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Hemorrhagic venous infarction

Case Detail

Anatomy: Brain-Spine
Heather Borders, MD
Diagnostic Category: Vascular
Created: over 9 years ago
Updated: over 9 years ago
Tags: PEDS
Modality/Study Types: CT MRI
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16 year old female with four day history of headache and acute change in mental status. History of two days of oral contraceptive use and otherwise no other significant medical history.

Case Images


Hemorrhagic venous infarction and dural venous sinus thrombosis


Axial non contrast CT demonstrates cortical hemorrhage within the right temoporal lobe with associated edema. Axial CTA demonstrates lack of enhancement of the right sigmoid sinus compared to the left. T1 and T2 MRI images demonstrate intermediate signal in the right sigmoid dural venous sinus.


Cerebral sinovenous thrombosis is not an uncommon condition in children and can have serious clinical consequences. The diverse clinical presentation has made CSVT diagnosis difficult and often delayed.

In the pediatric age group, neonates comprise the largest group with sinovenous thrombosis.

The venous drainage of the cerebral hemispheres is divided into the superficial and the deep systems. The superficial system consists of the SSS, the transverse sinuses, torcular, sigmoid sinuses, and the internal jugular veins. The deep system consists of the deep basal veins draining into the paired internal cerebral veins that unite with the inferior sagittal sinus and then drain into the vein of Galen, the straight sinus, and the torcular.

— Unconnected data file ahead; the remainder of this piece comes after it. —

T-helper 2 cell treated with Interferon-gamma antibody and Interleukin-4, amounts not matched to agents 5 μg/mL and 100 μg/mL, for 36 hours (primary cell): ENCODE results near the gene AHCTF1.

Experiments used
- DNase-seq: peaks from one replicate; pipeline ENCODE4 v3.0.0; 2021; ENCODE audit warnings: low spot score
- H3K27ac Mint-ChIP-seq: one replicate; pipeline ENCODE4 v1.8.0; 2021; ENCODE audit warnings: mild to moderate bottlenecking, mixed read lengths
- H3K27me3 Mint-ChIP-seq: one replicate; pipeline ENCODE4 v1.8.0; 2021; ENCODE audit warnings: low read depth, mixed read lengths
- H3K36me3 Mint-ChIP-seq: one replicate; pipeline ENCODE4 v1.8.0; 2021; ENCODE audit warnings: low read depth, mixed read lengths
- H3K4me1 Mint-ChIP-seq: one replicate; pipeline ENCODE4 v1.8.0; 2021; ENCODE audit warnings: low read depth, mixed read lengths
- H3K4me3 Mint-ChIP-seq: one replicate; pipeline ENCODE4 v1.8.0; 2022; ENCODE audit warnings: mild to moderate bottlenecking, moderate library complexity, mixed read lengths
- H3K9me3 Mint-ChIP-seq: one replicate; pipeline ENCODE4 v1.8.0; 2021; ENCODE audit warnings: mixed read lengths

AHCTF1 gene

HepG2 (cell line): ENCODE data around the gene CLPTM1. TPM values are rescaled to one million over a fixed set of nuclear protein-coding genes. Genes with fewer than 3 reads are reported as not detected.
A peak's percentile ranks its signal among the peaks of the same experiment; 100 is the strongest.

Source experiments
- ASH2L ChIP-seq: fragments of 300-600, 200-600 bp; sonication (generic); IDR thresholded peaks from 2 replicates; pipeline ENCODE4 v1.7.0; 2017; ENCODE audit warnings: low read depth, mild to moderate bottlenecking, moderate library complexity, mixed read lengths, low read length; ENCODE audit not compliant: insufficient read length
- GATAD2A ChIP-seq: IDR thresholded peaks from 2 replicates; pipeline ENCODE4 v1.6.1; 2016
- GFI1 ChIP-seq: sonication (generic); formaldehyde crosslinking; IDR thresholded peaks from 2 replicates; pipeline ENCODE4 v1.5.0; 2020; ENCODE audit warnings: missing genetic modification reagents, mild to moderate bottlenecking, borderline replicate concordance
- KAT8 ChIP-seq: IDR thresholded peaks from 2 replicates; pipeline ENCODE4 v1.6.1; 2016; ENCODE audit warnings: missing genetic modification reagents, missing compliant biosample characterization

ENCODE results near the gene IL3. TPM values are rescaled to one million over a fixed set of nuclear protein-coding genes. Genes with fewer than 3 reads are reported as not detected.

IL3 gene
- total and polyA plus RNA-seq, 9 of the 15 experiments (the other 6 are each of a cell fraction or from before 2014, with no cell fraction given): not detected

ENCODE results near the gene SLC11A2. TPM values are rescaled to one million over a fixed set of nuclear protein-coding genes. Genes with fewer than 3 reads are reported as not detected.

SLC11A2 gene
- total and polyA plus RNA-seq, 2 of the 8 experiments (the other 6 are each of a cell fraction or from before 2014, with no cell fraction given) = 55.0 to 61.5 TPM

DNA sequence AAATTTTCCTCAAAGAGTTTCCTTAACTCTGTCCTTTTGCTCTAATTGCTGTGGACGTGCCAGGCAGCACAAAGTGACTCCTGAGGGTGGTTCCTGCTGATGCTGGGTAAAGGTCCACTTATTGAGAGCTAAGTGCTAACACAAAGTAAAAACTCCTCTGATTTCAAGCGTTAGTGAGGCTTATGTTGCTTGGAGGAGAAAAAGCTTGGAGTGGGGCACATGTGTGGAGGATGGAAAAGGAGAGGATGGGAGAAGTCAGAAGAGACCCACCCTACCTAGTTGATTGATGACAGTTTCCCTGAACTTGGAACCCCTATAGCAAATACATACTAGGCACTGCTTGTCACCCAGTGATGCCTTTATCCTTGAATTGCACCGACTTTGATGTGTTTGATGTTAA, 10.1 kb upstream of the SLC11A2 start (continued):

CT/CTV is a rapid, readily available, and accurate technique for the detection of CSVT, particularly useful in younger patients or those needing a shorter exam time. MR imaging/MRV is another accurate technique that is particularly useful in older children, because of their relatively clinically stable condition and tolerance for a longer imaging (compared with CT) time. In addition, MR imaging/MRV has the advantages of providing soft tissue information without ionizing radiation.

Intracranial venous hypertension plays an important role in the pathophysiology of brain parenchymal changes. It is assumed that increased venous pressure causes decrease in cerebral blood flow and cerebral perfusion pressure. This might induce an energy failure and a disruption of the blood-brain barrier that results in vasogenic edema and hemorrhagic transformation from increased venous pressure.


American Journal of Neuroradiology 29:1961-1965, November-December 2008 Frequency and Topographic Distribution of Brain Lesions in Pediatric Cerebral Venous Thrombosis

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